Blood Sugar Matters Even Without Diabetes
Blood Sugar Imbalances
Most of us have heard of blood sugar…and likely because you know someone who has type 2 diabetes, type 1 diabetes, or struggles with hypoglycemia (or low blood sugar). We all have sugar in our blood to varying levels based on what we’ve just eaten, how active we are, what type of activity we’re undergoing, and what else is happening inside our bodies – like fighting infections or dealing with stress.
When your blood sugar is not controlled, it can be too high or too low – both of which are unhealthy, causing damage, and potentially can be life threatening. Blood sugar imbalances can come in the form of high levels far too often, low levels too often, or swinging from too high to too low throughout the day. If you have uncontrolled blood sugars, you may experience low energy, inability to focus or recall information, you may be sleepy before or after eating, you may struggle to lose weight or gain it easily, you may have hypertension, you may have elevated cholesterol or triglycerides, you may also have digestive issues like leaky gut, diarrhea, constipation, bloating, or heartburn, and you may have other imbalances like hypothyroid, PCSO, erectile dysfunction, or Alzheimer’s.
Insulin and Insulin Resistance
Let’s talk a little more about insulin and insulin resistance. Insulin is a hormone produced by the pancreas that plays hundreds of roles in the body – the most well known is to manage blood sugars. In this role, insulin is the key that unlocks the door to the cell for glucose to get in where it can be converted into usable energy for the body. Problems arise when blood sugars are very elevated or are frequently elevated. The cells have a limited capacity to use glucose at any given time – based on activity level, cellular health, numbers of mitochondria within the cells, the health of your mitochondria, etc. If your blood sugar concentration exceeds what the cell can use, then it needs to be stored – this storage happens in two ways – glycogen or fat. Glycogen is a complex of glucose molecules all connected to each other that get stored primarily in the liver and muscles. The body again only has limited capacity to store this type of sugar, so any excess gets converted to fat – specifically triglycerides. Insulin resistance involves two factors. One is the body has become less sensitive or doesn’t react as well to the presence of insulin. This means the body starts producing more and more insulin to get the job done. So, the two features are that your body is resistant to the hormone and elevated levels of insulin.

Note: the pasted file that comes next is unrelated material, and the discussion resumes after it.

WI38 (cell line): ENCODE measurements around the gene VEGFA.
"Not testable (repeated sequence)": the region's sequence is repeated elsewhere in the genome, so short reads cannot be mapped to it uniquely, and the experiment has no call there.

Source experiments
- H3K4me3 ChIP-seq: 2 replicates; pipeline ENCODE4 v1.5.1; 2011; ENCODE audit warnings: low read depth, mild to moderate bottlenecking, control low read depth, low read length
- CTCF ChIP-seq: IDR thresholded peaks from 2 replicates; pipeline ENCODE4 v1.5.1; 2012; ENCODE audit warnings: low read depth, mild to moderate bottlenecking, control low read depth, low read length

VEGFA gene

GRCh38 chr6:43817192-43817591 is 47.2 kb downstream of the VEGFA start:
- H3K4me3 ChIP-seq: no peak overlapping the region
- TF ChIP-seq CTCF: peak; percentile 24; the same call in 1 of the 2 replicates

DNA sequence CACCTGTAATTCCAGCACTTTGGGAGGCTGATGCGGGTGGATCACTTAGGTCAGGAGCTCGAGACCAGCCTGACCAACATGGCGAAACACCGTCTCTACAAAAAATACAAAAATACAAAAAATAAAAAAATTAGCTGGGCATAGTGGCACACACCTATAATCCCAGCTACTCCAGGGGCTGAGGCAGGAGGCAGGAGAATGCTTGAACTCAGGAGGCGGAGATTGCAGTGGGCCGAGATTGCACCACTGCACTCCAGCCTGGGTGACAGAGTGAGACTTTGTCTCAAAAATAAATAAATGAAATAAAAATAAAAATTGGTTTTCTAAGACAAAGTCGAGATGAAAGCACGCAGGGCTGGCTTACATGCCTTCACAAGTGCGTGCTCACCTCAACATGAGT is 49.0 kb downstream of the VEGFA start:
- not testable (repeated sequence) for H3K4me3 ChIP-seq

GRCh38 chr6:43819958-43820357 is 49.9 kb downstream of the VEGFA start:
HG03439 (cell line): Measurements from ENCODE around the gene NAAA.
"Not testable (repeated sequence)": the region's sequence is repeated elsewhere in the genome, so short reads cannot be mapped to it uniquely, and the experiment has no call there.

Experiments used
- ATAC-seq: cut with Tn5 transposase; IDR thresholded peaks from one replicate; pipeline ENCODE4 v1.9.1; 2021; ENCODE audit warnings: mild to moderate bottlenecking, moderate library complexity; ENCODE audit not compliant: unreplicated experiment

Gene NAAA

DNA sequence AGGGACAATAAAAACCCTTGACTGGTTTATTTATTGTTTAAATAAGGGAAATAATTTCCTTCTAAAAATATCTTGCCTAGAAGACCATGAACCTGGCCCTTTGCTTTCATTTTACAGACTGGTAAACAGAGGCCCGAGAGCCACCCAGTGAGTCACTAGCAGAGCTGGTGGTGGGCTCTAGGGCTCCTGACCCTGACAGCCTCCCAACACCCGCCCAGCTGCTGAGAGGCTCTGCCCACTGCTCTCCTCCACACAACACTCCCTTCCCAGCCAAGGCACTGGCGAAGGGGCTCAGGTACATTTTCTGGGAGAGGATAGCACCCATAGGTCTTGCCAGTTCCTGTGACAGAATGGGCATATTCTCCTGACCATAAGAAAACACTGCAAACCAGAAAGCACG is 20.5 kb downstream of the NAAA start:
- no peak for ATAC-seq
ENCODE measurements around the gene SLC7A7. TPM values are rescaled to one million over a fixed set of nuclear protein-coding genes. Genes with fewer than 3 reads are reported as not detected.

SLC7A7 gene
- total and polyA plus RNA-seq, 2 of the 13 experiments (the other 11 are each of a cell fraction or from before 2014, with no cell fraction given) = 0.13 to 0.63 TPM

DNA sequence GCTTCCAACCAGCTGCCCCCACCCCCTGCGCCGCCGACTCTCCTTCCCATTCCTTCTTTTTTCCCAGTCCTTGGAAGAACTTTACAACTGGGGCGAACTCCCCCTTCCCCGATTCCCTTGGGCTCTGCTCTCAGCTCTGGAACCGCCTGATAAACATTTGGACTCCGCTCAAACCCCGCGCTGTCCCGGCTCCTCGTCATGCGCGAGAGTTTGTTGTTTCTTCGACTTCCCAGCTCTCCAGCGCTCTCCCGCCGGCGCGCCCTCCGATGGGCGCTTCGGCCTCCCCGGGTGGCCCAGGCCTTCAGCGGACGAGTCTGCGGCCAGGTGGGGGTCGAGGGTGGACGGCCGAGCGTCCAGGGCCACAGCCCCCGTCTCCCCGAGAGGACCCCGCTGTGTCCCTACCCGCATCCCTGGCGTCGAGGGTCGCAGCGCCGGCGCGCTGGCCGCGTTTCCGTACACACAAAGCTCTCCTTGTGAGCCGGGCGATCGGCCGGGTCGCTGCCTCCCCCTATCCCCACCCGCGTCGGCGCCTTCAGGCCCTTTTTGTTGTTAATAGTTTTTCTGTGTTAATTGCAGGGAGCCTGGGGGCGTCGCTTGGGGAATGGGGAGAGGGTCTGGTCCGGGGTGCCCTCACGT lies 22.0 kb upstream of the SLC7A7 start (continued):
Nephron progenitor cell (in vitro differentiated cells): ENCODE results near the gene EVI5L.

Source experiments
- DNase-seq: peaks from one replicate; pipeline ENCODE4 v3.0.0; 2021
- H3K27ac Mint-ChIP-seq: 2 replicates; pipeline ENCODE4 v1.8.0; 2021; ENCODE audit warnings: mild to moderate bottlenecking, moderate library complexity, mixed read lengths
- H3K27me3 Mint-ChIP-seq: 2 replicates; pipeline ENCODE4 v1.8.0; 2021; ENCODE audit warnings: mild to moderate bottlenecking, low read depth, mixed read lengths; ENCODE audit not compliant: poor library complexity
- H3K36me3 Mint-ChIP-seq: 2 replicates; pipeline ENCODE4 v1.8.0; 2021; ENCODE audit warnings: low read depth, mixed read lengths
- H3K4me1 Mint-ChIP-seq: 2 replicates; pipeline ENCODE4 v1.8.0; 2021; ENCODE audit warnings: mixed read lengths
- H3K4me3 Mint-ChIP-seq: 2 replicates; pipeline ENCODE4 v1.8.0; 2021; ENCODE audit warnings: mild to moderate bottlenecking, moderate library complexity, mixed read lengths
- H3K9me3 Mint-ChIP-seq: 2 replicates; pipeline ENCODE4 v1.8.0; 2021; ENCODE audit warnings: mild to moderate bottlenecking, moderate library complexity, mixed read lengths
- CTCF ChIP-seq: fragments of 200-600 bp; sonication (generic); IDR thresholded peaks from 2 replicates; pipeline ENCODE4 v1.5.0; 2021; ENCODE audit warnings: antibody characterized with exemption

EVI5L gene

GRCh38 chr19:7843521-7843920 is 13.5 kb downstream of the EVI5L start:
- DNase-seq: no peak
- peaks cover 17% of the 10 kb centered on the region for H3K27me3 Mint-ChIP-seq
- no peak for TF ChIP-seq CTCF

The fact is that more than ⅓ of the adults in the US have prediabetes – and 80% have no idea. And millions more have insulin resistance and don’t have a clue. They don’t know in part because most doctors aren’t running appropriate testing to catch insulin resistance early – before it becomes prediabetes or diabetes. Eight of the top 10 causes of death are directly linked to insulin resistance and blood sugar imbalances. Cardiovascular disease, cancer, stroke, COPD and respiratory diseases, Alzheimer’s disease, diabetes, influenza/pneumonia, and kidney disease.
How does blood sugar relate to these?
Cardiovascular disease: blood sugar increases oxidative damage (think rust in pipes) which contributes to blood vessel damage and atherosclerosis to develop.
Cancer: tumors and cancer cells LOVE glucose and readily consume large amounts and elevated blood sugar is inflammatory to the body which can accelerate metastasis. Insulin is a growth factor – which can contribute to tumors growing faster as well.
Stroke: people with type 2 diabetes have twice the risk of stroke and those with prediabetes have 60% greater risk than those with ideal blood sugars. Elevated blood sugars cause weak blood vessels that can more easily clot or rupture. If this happens in the brain – you have a stroke. Elevated blood sugars also increase permeability of the blood-brain barrier allowing all kinds of toxins, microbes, and other inflammatory products into the brain increasing inflammation.
COPD and respiratory diseases: COPD patients have significantly higher blood sugar levels, contributing to inflammation. The medications used to treat COPD also cause increases in blood sugar. Research shows that patients with COPD who improve blood sugar levels have better outcomes and reduced risk of dying from respiratory diseases.
Alzheimer’s: the brain is an energy hog – and uses more glucose that any other organ. When blood sugars are elevated, risk for dementia and Alzheimer’s increases, even without Diabetes. Elevated blood sugars contribute to insulin resistance which affects how well the brain can utilize glucose for energy – if the brain is ineffective at glucose metabolism, your cognitive abilities will suffer. This ultimately leads to the brain’s mitochondria starving and underperforming.
Diabetes: this disease comes in two primary forms – one of too little insulin production (type 1) or with insulin resistance due to very high levels of blood sugar and insulin production (type 2). About 5-10% of diabetes cases are type 1 which is autoimmune in nature and therefore likely not preventable; the other 90-95% are type 2 which is largely preventable and reversible.
Influenza/pneumonia: high glucose levels interfere with the body’s normal immune function, preventing ideal response to infections. And we’ve already discussed the inflammatory nature of high glucose levels – this inflammation can become overwhelming to the body when an infection is added to an already inflamed body. Your immune cells also need to be able to effectively use glucose for energy. When you have insulin resistance, your immune cells can’t use glucose as readily. This slows healing of wounds and infections and increases the likelihood of infections.